In the evolving battleground that is retail, the number of brick and mortar stores falling victim to “Amazonification” is increasing at an impressive rate. There is an element of racing to the bottom with ongoing margin deterioration for these businesses as free delivery combined with rock bottom pricing significantly dampens profitability prospects. It is interesting to watch how the traditional retailers are preparing themselves for war with Amazon.
In our view, it will not end well for everyone; that said, there will be survivors within the food/household essentials market. It is within this space where retailers are utilizing a combination of technology, people and non-replicable services to differentiate their shopping experiences from online ordering.
There are notable strategies being applied by some of the largest traditional retailers to curtail Amazon’s growing market share. How well these new approaches work remains to be seen.
The early stage roll out Walmart’s online grocery platform to nearly 1,000 stores, in our eyes has been impressive. Customers have access to up to 80,000 items from the grocery, household essentials and other categories that can be selected online and delivered car-side in a designated holding area for no additional charge (tips are also prohibited).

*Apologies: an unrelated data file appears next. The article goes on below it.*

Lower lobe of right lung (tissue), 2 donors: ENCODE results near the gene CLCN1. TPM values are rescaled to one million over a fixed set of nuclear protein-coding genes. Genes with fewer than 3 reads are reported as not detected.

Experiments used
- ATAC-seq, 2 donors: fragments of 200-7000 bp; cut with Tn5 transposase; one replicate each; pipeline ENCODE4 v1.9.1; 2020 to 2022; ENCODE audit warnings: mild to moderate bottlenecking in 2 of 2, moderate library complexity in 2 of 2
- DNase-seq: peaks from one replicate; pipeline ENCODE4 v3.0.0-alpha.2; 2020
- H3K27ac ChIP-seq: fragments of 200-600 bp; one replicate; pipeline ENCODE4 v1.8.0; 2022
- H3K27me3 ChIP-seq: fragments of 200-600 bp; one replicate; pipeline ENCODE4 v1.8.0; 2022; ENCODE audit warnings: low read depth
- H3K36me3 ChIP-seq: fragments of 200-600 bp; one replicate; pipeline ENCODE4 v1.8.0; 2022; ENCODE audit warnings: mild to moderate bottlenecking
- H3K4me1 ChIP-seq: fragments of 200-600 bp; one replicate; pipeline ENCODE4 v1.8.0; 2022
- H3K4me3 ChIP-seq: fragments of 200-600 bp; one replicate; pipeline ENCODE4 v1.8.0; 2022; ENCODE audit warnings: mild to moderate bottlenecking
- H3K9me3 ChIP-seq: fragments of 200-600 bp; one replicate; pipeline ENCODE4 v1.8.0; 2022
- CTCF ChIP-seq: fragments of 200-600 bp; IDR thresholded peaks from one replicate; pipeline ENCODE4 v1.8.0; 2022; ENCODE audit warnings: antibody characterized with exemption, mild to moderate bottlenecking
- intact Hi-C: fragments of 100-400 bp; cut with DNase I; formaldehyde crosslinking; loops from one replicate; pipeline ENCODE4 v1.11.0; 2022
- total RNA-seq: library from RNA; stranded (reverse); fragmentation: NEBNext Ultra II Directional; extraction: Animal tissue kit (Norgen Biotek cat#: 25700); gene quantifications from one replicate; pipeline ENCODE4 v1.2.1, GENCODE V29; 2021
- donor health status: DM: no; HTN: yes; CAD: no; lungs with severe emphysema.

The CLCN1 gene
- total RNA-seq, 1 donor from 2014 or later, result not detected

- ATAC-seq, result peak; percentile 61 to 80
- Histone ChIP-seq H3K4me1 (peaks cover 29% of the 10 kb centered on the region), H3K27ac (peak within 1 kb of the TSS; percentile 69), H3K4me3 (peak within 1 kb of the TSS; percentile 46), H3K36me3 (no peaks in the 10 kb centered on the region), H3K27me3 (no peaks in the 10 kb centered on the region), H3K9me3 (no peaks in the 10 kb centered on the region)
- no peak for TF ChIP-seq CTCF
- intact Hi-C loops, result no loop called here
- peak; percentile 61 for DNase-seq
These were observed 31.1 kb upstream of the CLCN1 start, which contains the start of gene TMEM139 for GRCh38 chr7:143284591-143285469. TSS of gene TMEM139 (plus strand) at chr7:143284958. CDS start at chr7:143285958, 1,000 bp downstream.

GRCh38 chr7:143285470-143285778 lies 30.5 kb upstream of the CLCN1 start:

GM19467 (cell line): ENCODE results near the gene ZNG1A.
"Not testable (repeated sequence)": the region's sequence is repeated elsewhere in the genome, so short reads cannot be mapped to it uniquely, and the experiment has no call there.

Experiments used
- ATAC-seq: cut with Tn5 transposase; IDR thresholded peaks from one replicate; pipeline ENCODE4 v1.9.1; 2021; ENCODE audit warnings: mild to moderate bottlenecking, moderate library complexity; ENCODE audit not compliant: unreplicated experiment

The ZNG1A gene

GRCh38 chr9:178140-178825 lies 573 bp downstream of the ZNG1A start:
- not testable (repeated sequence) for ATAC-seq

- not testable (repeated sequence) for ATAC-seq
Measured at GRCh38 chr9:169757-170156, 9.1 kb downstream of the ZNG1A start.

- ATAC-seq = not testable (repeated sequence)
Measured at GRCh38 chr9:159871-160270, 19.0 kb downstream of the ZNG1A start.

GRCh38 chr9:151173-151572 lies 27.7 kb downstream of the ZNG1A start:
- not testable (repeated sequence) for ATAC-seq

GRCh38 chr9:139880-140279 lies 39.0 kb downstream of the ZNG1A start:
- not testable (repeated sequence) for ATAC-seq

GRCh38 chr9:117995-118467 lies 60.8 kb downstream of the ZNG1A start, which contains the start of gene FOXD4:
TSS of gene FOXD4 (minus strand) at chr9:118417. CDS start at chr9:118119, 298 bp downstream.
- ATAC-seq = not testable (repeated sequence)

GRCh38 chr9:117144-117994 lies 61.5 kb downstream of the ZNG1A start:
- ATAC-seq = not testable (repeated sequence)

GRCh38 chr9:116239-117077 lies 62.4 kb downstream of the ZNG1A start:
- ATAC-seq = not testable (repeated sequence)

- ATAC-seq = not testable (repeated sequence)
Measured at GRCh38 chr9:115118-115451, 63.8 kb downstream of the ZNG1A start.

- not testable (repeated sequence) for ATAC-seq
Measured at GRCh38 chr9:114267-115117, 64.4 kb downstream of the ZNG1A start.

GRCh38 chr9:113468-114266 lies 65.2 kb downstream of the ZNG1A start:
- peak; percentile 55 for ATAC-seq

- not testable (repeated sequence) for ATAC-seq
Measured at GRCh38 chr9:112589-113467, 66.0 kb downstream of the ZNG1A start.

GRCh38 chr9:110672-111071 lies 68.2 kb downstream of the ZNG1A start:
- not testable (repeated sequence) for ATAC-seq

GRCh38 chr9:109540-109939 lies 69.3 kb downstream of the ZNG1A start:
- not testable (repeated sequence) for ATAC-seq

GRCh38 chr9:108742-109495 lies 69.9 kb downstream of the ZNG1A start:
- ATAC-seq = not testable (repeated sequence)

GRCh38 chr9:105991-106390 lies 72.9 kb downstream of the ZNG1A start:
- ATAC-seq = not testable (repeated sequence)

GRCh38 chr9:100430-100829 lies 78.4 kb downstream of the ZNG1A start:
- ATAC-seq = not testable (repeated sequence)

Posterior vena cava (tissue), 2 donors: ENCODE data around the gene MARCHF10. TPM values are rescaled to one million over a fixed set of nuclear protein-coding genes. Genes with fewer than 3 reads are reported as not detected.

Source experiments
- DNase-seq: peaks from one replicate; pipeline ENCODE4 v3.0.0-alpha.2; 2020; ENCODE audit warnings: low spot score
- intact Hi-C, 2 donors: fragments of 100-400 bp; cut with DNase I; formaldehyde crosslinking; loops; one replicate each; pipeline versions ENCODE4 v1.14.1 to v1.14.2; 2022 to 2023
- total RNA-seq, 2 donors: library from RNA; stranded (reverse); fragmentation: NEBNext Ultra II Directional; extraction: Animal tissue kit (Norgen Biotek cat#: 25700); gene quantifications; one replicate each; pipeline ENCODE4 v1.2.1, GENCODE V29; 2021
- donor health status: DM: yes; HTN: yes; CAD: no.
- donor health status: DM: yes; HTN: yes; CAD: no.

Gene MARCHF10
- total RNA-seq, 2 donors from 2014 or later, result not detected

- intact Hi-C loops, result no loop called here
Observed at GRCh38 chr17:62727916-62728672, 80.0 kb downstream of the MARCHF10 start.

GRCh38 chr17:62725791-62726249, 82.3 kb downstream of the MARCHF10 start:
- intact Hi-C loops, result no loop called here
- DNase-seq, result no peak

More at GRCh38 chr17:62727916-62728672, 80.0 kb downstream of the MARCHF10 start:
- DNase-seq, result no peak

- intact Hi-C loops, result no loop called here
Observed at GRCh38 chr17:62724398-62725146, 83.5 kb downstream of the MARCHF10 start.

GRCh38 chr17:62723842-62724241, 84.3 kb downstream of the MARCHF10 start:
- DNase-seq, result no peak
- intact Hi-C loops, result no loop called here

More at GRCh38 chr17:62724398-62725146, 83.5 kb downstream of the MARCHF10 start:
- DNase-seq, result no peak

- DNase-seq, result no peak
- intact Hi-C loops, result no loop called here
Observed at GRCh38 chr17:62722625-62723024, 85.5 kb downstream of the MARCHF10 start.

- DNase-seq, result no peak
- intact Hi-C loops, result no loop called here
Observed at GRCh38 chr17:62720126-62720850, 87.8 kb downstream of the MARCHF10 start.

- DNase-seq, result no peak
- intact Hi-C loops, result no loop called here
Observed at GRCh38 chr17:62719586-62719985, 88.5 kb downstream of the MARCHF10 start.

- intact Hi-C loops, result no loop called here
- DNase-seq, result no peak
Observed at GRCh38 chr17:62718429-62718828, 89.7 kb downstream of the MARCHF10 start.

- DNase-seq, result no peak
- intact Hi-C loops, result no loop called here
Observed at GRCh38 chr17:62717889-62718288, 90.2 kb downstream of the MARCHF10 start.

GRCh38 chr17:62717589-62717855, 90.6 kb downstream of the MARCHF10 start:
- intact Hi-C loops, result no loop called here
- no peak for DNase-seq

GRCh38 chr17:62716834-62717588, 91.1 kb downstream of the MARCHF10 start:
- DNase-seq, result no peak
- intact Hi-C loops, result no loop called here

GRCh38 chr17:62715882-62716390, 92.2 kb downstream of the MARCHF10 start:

The customer places an order for pick-up with a 1-hour window for some time in the future. The online platform bakes in some intelligence based off of ordering patterns and a growing CRM system, further improving the consumer experience.
Key Differentiator vs. Amazon - PRICING
Customers receive Walmart’s best pricing with no additional charges (Prime subscription, delivery, etc). Walmart has between 6-10 associates per store putting together customer orders, using specially designed shopping software and carts to speed the process. Out of stock and appearance-based goods (produce, etc.) are left up to the associate, with input from the customer.
From our observation, it appears that Walmart has begun gathering a loyal following with this new service, given the quantity of held orders we saw during our recent company visit.
Walmart claims that an average “full load” shopping trip can take up to 2 hours and with this new system, customers can place repeat orders within, minutes saving a ton of time. The average online order size is roughly 50% greater than an in-store purchase thus offsetting some of the additional labor expense. (Source: Online Grocery Program - Walmart)
While this impressive system is nice on paper, we don’t necessarily see how it is additive to the bottom line given the additional labor and equipment requirements. Nonetheless, we believe many consumers will appreciate the low prices and time savings.